The so-called 'spatial turn' in the social sciences has led to an increased interest in what can be called the spatialities of power, or the ways in which power as a medium for achieving goals is related to where it takes place. This unique and intriguing Handbook argues that the spatiality of power is never singular and easily modeled according to straightforward theoretical bullet-points, but instead is best approached as plural, contextually emergent and relational.
The Handbook on the Geographies of Power consists of a series of cutting edge chapters written by a diverse range of leading geographers working both within and beyond political geography. It is organized thematically into the main areas in which contemporary work on the geographies of power is concentrated: bodies, economy, environment and energy, and war.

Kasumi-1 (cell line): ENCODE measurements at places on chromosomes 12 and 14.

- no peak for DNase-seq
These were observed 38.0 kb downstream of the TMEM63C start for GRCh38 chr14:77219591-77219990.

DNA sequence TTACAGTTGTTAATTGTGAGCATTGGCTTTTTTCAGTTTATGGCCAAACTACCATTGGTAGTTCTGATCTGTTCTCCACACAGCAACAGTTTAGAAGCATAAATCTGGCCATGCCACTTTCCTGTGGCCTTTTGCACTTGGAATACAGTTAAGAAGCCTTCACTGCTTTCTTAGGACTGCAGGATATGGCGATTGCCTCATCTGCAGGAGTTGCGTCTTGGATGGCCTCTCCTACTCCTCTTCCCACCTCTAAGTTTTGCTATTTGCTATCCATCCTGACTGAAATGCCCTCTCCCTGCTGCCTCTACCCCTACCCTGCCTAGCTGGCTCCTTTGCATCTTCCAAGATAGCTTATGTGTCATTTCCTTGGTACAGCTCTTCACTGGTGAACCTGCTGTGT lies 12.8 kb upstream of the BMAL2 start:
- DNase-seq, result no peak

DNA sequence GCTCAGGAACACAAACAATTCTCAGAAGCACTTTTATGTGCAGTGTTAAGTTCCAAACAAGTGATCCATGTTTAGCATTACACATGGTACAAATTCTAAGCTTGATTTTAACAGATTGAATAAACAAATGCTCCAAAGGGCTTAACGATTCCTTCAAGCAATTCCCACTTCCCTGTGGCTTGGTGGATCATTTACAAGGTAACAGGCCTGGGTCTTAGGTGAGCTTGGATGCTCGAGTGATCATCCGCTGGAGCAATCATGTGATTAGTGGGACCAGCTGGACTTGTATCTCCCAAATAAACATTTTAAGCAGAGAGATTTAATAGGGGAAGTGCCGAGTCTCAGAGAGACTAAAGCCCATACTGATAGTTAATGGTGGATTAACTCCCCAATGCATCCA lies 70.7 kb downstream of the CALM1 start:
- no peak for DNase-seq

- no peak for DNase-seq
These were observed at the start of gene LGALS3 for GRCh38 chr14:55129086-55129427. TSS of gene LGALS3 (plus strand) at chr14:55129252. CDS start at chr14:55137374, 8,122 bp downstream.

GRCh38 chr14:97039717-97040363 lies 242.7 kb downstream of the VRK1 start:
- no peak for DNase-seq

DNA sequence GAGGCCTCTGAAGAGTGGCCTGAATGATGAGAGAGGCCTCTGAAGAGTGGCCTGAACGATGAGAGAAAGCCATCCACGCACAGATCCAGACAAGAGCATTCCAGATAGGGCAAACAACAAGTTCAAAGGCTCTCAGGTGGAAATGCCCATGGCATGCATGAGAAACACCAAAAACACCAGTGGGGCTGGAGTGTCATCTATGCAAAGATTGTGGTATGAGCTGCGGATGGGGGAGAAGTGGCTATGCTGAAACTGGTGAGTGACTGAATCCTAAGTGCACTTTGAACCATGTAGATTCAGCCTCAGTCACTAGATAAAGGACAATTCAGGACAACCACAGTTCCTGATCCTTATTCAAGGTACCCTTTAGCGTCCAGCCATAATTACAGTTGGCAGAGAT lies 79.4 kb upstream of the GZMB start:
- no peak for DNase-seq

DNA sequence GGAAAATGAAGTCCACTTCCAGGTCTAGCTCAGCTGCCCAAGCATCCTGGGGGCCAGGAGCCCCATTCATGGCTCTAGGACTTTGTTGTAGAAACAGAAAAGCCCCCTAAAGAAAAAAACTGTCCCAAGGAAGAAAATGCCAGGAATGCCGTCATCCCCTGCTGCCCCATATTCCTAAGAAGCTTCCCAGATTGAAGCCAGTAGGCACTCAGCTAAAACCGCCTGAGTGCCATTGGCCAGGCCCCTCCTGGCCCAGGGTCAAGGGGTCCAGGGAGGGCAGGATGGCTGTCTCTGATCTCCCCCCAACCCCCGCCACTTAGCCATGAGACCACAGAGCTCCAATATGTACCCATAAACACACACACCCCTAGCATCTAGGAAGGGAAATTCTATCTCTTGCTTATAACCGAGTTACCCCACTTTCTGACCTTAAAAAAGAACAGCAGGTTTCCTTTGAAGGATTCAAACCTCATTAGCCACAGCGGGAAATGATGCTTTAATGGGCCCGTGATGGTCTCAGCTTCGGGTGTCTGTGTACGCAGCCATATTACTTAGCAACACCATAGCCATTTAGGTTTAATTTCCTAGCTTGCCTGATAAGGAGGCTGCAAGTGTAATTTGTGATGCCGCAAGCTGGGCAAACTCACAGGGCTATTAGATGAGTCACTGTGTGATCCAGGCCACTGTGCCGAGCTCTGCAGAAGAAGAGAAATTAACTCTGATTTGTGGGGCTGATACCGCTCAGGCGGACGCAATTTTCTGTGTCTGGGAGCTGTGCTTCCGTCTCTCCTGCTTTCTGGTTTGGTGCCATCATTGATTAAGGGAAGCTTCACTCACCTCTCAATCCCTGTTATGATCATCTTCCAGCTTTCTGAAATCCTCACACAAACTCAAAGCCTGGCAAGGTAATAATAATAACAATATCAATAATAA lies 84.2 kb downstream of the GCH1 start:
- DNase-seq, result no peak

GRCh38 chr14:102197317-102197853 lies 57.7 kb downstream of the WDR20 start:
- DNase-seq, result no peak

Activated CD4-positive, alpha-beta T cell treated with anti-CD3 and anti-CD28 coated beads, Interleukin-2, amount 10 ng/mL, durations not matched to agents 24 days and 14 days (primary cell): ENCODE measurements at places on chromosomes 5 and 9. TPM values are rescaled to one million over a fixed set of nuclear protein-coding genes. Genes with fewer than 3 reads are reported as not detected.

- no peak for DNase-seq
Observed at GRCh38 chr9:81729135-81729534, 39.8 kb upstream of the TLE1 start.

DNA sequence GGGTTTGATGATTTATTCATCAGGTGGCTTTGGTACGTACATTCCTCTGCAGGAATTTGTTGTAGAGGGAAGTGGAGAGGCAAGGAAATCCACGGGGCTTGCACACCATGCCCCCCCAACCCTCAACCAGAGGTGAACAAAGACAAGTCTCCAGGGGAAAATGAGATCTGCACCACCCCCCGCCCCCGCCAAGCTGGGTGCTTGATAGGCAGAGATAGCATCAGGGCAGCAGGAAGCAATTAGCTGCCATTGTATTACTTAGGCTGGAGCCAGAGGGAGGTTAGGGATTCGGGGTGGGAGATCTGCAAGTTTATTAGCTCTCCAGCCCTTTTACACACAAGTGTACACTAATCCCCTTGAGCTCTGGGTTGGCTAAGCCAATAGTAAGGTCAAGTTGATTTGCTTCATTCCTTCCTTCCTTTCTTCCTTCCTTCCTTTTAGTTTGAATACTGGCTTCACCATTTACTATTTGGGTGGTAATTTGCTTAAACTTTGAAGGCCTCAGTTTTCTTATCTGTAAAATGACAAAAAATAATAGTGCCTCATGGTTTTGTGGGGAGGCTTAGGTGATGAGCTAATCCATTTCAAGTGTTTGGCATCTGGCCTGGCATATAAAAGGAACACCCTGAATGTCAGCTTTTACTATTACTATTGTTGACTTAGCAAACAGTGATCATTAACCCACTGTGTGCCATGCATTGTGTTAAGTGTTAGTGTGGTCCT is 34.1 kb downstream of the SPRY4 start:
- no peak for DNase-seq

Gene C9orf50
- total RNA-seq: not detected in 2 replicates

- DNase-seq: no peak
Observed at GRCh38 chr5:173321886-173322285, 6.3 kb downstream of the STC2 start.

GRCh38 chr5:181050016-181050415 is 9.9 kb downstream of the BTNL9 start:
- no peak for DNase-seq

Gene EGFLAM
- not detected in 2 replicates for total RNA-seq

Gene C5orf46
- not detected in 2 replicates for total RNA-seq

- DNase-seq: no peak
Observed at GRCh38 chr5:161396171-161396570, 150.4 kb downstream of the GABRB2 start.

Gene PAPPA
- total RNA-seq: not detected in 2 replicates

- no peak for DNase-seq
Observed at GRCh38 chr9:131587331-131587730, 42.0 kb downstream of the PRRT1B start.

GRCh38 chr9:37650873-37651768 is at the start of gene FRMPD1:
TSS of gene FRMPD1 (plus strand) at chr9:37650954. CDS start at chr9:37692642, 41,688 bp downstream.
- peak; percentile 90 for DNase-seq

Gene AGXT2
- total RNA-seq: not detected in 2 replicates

The Handbook maintains a careful connection between theory and empirics, making it a valuable read for students, researchers and scholars in the fields of political and human geography. It will also appeal to social scientists more generally who are interested in contemporary conceptions of power.
Contributors: J. Agnew, J. Allen, I. Ashutosh, J. Barkan, N. Bauch, L. Bhungalia, G. Boyce, B. Braun, M. Brown, P. Carmody, N. Clark, M. Coleman, K. Derickson, A.D. Dixon, V. Gidwani, E. Goldfischer, N. Gordon, M. Hird, P. Hubbard, J. Hyndman, J.M. Loyd, A. Mallory, A. Moore, L. Muscarà, N. Perugini, C. Rasmussen, P. Steinberg, K. Strauss, S. Wakefield, R. Wright, K. Yusoff.
Edited by Mat Coleman, Associate Professor, Department of Geography, The Ohio State University, Columbus, Ohio and John Agnew, Distinguished Professor of Geography, Department of Geography, University of California, Los Angeles, US.